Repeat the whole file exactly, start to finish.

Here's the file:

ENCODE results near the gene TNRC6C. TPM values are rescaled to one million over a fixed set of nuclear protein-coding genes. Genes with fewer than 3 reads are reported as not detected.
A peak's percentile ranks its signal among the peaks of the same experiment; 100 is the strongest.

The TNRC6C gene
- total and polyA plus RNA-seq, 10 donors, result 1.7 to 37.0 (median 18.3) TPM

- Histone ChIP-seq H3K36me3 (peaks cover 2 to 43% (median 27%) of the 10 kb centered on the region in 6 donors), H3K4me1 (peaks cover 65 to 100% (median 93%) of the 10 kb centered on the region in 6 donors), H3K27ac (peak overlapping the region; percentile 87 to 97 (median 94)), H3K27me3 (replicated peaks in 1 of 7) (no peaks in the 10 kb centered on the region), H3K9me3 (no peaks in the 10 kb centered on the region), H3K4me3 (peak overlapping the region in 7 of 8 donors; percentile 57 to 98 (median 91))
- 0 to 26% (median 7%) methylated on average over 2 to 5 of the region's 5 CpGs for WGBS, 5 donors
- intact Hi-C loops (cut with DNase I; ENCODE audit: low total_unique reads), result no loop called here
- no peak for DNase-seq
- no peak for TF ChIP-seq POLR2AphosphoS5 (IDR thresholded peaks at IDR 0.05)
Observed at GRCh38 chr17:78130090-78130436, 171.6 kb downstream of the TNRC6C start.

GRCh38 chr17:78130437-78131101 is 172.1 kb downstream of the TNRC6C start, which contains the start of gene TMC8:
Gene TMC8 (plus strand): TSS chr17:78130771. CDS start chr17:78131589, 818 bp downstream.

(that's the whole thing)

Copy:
ENCODE results near the gene TNRC6C. TPM values are rescaled to one million over a fixed set of nuclear protein-coding genes. Genes with fewer than 3 reads are reported as not detected.
A peak's percentile ranks its signal among the peaks of the same experiment; 100 is the strongest.

The TNRC6C gene
- total and polyA plus RNA-seq, 10 donors, result 1.7 to 37.0 (median 18.3) TPM

- Histone ChIP-seq H3K36me3 (peaks cover 2 to 43% (median 27%) of the 10 kb centered on the region in 6 donors), H3K4me1 (peaks cover 65 to 100% (median 93%) of the 10 kb centered on the region in 6 donors), H3K27ac (peak overlapping the region; percentile 87 to 97 (median 94)), H3K27me3 (replicated peaks in 1 of 7) (no peaks in the 10 kb centered on the region), H3K9me3 (no peaks in the 10 kb centered on the region), H3K4me3 (peak overlapping the region in 7 of 8 donors; percentile 57 to 98 (median 91))
- 0 to 26% (median 7%) methylated on average over 2 to 5 of the region's 5 CpGs for WGBS, 5 donors
- intact Hi-C loops (cut with DNase I; ENCODE audit: low total_unique reads), result no loop called here
- no peak for DNase-seq
- no peak for TF ChIP-seq POLR2AphosphoS5 (IDR thresholded peaks at IDR 0.05)
Observed at GRCh38 chr17:78130090-78130436, 171.6 kb downstream of the TNRC6C start.

GRCh38 chr17:78130437-78131101 is 172.1 kb downstream of the TNRC6C start, which contains the start of gene TMC8:
Gene TMC8 (plus strand): TSS chr17:78130771. CDS start chr17:78131589, 818 bp downstream.